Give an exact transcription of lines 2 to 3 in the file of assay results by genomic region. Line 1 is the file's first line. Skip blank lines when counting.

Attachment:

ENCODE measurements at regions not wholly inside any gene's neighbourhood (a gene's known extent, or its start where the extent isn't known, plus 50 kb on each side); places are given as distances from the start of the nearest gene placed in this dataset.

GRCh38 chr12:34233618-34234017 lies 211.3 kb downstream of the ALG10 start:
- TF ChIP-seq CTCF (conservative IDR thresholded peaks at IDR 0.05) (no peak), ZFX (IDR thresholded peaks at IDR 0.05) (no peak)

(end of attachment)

GRCh38 chr12:34233618-34234017 lies 211.3 kb downstream of the ALG10 start:
- TF ChIP-seq CTCF (conservative IDR thresholded peaks at IDR 0.05) (no peak), ZFX (IDR thresholded peaks at IDR 0.05) (no peak)